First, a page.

June 8, 2016

I Had the Perfect Life & Still Felt that Something was Missing.

Grant Benton // Unsplash

It started sort of secretively. I didn’t think anyone would understand.

It happened during my lunch hours, or late at night. Then, when I got pregnant with my daughter, an element of urgency began to take over and I found myself obsessed.

My life was perfect. I had earned a graduate degree and landed a well-paying, stable government job right out of university. I was married to the perfect guy and we had an adorable little house in an up-and-coming neighbourhood. We travelled somewhat regularly and I had learned how to surf in my spare time.

Still, my life didn’t completely feel like my own—not completely like the one I had imagined for myself. So I found myself secretively spending an increasing portion of my spare time journaling, Googling, reading and pondering:

What was missing? Who was I anyways? How dare I be dissatisfied with the perfect life I had created?

Something about expecting our first baby had sent my world into a tailspin and had heightened my desire to figure it all out. I felt simultaneously gifted with an opportunity to take stock of what was most important in my life and threatened by the change to my identity that motherhood would represent. Though I couldn’t fully articulate it at the time, I know now that I desperately wanted to feel aligned in each area of my life—to feel as though I were living according to my values, reaching my full potential and actualizing my desires.

I also knew that, for the most part, my career was the culprit. While I was happy with my home life, relationships and my physical and emotional well-being, I couldn’t abide by the fact that I had signed up for a job that felt underwhelming, uninspiring and unfulfilling. My journaling, Googling, reading and pondering led me to ask myself deep questions about what I most loved to do, what I had enjoyed doing in my younger years and reconsider my values.

I started to wonder what was possible.

During the following year, as I navigated my new motherhood, I also navigated the territory of my own passions and purpose. I treated this time like an experiment: I wanted to safely test the waters of a more aligned life without yet making any dramatic changes. I started a food blog, published a few articles and delved more deeply into my work as a birth doula. I learned—by doing, not by mere imagination—what it felt like to live in alignment with my desires and intentions.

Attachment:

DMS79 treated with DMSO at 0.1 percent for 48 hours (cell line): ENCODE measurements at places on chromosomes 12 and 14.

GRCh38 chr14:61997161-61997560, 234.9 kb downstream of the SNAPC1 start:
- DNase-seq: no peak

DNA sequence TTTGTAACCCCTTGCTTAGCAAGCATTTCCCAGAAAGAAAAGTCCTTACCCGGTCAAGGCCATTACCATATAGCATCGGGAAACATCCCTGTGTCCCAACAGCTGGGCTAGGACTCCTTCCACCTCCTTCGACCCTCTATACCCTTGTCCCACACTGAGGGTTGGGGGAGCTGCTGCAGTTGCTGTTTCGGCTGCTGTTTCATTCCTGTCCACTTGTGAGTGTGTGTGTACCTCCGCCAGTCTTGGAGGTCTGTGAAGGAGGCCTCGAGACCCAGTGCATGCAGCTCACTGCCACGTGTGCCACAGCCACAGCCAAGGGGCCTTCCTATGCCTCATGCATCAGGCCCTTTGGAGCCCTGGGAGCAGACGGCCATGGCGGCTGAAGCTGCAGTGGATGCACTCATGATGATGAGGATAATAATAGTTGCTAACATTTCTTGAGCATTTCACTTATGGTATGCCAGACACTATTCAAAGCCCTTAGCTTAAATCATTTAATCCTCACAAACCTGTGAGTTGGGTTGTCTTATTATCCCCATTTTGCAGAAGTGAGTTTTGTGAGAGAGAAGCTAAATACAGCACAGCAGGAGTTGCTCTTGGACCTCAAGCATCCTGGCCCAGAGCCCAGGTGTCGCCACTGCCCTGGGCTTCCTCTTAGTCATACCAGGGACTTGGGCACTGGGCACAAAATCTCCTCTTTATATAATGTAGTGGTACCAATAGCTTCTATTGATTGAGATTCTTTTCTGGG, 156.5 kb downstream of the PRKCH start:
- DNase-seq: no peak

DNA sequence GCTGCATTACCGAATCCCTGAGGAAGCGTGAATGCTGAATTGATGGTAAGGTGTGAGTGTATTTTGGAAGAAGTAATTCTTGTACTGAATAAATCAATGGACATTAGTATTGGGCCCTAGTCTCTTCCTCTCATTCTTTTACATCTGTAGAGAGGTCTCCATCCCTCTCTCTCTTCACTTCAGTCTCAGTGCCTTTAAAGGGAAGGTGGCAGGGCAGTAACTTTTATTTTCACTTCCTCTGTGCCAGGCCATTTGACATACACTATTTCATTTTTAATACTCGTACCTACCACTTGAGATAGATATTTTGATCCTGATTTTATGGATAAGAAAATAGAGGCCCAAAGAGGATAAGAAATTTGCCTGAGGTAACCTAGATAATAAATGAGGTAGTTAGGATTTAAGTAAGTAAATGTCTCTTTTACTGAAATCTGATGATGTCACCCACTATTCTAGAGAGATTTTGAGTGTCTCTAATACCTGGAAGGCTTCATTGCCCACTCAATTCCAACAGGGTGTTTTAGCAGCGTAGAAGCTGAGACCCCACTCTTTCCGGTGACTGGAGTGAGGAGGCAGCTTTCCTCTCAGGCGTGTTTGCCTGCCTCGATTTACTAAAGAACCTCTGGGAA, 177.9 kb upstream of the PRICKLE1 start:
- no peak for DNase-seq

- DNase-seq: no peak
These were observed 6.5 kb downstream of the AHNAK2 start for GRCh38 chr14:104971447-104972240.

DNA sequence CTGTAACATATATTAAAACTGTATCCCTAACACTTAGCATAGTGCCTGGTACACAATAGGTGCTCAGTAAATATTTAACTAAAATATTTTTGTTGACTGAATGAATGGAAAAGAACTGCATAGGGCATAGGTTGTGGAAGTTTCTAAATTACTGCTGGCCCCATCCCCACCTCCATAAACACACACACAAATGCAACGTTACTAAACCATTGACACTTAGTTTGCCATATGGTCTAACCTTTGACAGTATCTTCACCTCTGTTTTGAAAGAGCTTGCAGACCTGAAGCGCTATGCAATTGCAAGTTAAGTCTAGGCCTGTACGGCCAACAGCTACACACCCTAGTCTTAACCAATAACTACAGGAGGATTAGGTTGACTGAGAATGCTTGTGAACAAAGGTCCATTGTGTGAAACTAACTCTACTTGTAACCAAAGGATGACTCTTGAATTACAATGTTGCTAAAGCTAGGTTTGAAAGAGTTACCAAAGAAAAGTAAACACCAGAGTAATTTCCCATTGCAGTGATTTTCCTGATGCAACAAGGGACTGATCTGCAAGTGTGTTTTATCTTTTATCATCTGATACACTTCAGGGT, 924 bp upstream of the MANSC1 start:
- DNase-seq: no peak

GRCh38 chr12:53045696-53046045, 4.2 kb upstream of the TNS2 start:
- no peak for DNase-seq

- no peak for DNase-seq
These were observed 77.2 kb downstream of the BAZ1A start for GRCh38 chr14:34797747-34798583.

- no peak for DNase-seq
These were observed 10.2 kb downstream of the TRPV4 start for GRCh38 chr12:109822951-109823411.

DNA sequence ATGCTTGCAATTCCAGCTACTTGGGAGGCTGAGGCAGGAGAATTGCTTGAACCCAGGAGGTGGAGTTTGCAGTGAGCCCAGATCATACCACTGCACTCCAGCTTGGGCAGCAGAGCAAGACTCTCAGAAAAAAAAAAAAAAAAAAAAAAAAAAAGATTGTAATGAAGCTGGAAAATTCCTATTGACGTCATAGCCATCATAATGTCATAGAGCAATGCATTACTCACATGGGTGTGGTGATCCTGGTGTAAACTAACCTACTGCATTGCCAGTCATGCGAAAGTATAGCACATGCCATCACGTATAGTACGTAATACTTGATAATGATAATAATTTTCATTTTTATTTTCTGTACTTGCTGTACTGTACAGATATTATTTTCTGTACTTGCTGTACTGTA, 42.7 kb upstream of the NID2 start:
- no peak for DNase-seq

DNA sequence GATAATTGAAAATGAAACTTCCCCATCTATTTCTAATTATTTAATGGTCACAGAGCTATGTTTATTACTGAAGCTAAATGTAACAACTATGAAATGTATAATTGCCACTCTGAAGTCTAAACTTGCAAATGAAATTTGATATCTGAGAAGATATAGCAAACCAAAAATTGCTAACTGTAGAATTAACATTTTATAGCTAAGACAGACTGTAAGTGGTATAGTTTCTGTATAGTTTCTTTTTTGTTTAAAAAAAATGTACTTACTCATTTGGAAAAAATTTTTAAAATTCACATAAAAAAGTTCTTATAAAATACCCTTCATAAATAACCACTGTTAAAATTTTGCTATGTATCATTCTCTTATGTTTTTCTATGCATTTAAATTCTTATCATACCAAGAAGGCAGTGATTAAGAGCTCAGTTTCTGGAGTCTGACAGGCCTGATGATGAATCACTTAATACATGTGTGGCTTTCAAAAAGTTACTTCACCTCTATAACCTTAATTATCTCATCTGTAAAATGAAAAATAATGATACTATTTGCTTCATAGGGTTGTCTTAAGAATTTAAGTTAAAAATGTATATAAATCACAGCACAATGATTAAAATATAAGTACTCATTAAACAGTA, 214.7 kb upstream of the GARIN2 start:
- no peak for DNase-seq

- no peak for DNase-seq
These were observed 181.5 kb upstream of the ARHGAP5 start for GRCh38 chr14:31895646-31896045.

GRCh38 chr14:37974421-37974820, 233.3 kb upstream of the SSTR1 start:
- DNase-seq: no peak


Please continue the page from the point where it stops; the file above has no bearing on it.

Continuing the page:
Fast forward four years. Pregnant once again with my second child, I began to explore what it would take to transition my little experiments in alignment into a full-time career. I created a business that pulled together all the passions I had discovered and that held at its heart the core values I want to uphold.

With the perspective of having nearly completed a major life transition, I realized that many of the women I surrounded myself with—in my business and in my community—had also gone through, or were going through, something very similar. In fact, the more I learned, the more commonalities I discovered.

We were all in our thirties or forties. We had experienced some catalysing event—motherhood for many, a change in relationship or health status, or just an increasingly intolerable feeling of impostering, of living a double life. We had realized that sometime during our twenties, we had begun to live more by others expectations of us, seeking external validation and achievements by which to gauge our worth and that, in this, we had lost our way. We were all navigating the challenge of what it meant to rediscover our identities and make changes to our lives at a time when our responsibilities—to partners, children, jobs and mortgages—weighed heavier than they did a decade ago. All of us were compromising our values, dreams and potential within one or more areas of our lives.

Many of us were going through transitions that felt a lot like the famed quarter-life or mid-life crises but it was an experience that no one was talking about or acknowledging in the same way. I’ve found that this experience—the one I have come to refer to as a Third-Life Alignment—isn’t a crisis so much as a realigning to who you really are and who you’ve always been, despite having been lost for a while.

Now, when I talk about the idea of the Third-Life Alignment to women, I am continually amazed by the number of them who share this experience. They are continually delighted to know that they are not alone. They feel validated when they learn that what they’re going through is normal and the women I work with who feel as though they’ve reached a place of alignment in their lives are transformed. They have a different tone to their voices. It’s deep, self-assured and calm. They have stopped striving for external validation, and they talk about feeling alive again.

One woman I spoke with said, “You know when you’re standing in the truth of who you are; it feels like home. You know what you’re meant to do, there’s almost a power you can feel.”

That is alignment.

A coming home to who you are, to a sense of comfort and ease in your uniqueness, in your purpose and in your desires for your life.

It is an incredibly empowering transition and one that is best done not furtively and shamefully but with courage and the companionship of others who are going through the same thing.


Author: Jessie Harrold

Editor: Sarah Kolkka; Travis May

Image: Grant Benton // Unsplash

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